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* Non-farm payrolls rise misses estimates but unemployment
* DocuSign plunges after disappointing forecast
* Vix hits highest level since January
* Indexes down: Dow 0.17%, S&P 0.91%, Nasdaq 2.07%
Dec 3 (Reuters) - Wall Street's major indexes fell in choppy
trading on Friday, with the Nasdaq falling more than 2%, as
investors digested mixed economic data and grappled with
uncertainty around the potential impact of the Omicron
After opening higher, Wall Street could not hold its gains
for long. The Labor Department's report, ahead of the session's
open, showed that while nonfarm job growth rose less than
expected in November the unemployment rate dropped to 4.2%, the
lowest since February 2020, and wages increased.
Separately, a measure of U.S. services industry activity hit
a record high in November. Both sets of data
appeared to influence investor expectations for the U.S. Federal
Reserve's next move towards tightening its policy. Fed Chair
Jerome Powell said this week that the central bank will consider
a faster wind-down of its bond-buying program, a move seen by
some as opening the door to earlier interest rate hikes.
"The market may think the jobs report was strong enough to
keep the Fed on its path for accelerating bond purchase
tapering, said Shawn Snyder, head of Investment Strategy at Citi
US Consumer Wealth Management.
Investors were viewing the data alongside reports about
Omicron's spread to dozens of countries without any clarity on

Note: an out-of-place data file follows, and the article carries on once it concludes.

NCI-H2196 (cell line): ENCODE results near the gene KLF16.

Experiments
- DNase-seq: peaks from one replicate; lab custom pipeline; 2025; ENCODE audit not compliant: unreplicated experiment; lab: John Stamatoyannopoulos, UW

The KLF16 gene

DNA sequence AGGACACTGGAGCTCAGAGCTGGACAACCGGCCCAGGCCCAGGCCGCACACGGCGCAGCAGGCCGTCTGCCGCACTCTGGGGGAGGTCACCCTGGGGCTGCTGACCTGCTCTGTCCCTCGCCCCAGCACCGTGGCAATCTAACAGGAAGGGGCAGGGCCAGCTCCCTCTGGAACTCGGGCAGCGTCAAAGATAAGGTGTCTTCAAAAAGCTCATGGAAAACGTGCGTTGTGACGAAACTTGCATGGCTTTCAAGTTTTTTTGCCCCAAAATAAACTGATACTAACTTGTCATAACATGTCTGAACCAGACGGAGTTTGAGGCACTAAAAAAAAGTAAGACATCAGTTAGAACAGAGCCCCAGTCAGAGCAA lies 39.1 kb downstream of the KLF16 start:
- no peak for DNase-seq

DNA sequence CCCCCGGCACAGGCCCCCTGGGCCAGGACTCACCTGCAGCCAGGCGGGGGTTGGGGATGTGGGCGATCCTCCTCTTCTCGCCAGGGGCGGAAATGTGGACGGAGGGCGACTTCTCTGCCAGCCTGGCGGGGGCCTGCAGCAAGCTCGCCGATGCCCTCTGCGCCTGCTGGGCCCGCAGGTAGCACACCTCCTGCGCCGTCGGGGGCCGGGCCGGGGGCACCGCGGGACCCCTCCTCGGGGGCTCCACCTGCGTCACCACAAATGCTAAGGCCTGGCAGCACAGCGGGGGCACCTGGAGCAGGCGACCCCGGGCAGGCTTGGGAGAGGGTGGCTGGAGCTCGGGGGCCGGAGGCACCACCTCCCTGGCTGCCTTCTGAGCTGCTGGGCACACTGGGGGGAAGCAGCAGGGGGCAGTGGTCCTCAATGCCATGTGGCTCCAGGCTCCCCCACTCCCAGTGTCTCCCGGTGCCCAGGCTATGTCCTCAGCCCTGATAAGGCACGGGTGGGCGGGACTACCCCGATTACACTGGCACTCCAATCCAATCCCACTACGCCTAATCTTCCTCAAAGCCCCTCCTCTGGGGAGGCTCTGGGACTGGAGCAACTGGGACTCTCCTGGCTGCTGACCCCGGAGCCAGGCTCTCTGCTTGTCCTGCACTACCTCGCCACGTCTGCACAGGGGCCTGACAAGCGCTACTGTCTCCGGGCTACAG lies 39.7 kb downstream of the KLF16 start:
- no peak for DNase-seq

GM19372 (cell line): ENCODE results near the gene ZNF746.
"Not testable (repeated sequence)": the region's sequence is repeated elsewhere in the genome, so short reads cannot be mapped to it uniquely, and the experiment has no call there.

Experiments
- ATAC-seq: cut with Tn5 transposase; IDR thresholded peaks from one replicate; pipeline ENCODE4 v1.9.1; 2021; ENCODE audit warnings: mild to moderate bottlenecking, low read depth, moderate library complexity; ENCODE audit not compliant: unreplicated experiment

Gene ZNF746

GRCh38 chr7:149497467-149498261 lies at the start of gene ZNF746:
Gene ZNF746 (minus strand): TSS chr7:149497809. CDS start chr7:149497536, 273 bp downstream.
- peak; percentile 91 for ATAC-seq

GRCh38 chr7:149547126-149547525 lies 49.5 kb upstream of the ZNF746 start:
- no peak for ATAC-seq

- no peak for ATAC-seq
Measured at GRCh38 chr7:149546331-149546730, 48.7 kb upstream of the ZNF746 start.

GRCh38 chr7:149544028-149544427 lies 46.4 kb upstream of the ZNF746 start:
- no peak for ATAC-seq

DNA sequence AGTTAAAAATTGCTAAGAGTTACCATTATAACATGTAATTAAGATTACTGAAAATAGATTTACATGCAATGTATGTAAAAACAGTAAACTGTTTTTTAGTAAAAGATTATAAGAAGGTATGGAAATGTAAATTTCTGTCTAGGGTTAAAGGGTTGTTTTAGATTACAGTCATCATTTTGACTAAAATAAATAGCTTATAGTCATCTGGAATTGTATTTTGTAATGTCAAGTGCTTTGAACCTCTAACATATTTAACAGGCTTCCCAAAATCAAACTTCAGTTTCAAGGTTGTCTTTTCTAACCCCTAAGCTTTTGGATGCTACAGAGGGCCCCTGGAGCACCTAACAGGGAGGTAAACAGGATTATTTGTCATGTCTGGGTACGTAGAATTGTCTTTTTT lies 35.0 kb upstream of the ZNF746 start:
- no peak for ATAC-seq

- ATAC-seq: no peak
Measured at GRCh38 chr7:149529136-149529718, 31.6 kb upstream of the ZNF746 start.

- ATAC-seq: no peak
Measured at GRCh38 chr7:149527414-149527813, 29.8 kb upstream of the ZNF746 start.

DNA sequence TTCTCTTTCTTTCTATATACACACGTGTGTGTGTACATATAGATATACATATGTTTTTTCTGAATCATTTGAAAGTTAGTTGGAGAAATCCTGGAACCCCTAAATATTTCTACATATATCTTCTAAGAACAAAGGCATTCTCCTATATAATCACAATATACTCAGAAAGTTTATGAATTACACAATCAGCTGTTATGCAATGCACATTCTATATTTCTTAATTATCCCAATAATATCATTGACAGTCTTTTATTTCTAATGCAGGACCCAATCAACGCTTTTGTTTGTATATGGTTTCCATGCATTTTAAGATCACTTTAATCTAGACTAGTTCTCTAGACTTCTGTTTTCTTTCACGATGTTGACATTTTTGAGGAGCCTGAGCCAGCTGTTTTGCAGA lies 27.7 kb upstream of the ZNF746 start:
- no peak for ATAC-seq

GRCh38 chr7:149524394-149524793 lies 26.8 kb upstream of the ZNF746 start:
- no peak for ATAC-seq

the severity of the disease or the level of protection provided
by existing COVID-19 vaccines.
"There's still the lingering uncertainty what Omicron will
mean and if it weights on growth in the future. But it's a
really strong (economic report) and most signs are pointing to
an accelerating economy in the fourth quarter," said Snyder,
adding that this could potentially be weighing on technology
shares, which is less dependent on the economy for growth.
By 2:29 p.m. ET (1929 GMT), the Dow Jones Industrial Average
fell 239.39 points, or 0.69%, to 34,400.4, the S&P 500
lost 63.36 points, or 1.38%, to 4,513.74 and the Nasdaq
Composite dropped 376.85 points, or 2.45%, to 15,004.47.
However, while the technology index, down 2.6%,
was leading losses among the S&P 500's 11 major sectors, the
S&P's two sole sector gainers were also defensive with consumer
staples up 1% and utilities up 0.6%.
The economically sensitive Dow boasted the lowest
percentage decline of Wall Street's three major averages on the
day and other cyclical sectors like industrials,
materials also outperformed.
The S&P, the Dow and the Nasdaq were all set to register
declines for the week in which they swung wildly from day to day
as investors reacted to the Omicron variant and to Powell's
commentary about the Fed's next moves.
"Even if Omicron is not too virulent, all of this, coupled
with a hawkish Fed, speaks to increased caution for risk assets,
although if corporate profits continue upward, overall equities
should still rise except perhaps many of the most expensive
ones," said John Vail, chief global strategist at Nikko Asset
Wall Street's fear gauge, the CBOE Market Volatility index
, hit a session high in afternoon trading, going above 35
for the first time since late January.
DocuSign Inc plunged 41% after the electronic
signature solutions firm forecast downbeat fourth-quarter
Declining issues outnumbered advancing ones on the NYSE by a
3.35-to-1 ratio; on Nasdaq, a 3.86-to-1 ratio favored decliners.
The S&P 500 posted nine new 52-week highs and six new lows;
the Nasdaq Composite recorded 14 new highs and 630 new lows.
(Reporting by Sinéad Carew in New York; Devik Jain, Anisha
Sircar and Sruthi Shankar in Bengaluru; Editing by Marguerita
Choy and Maju Samuel)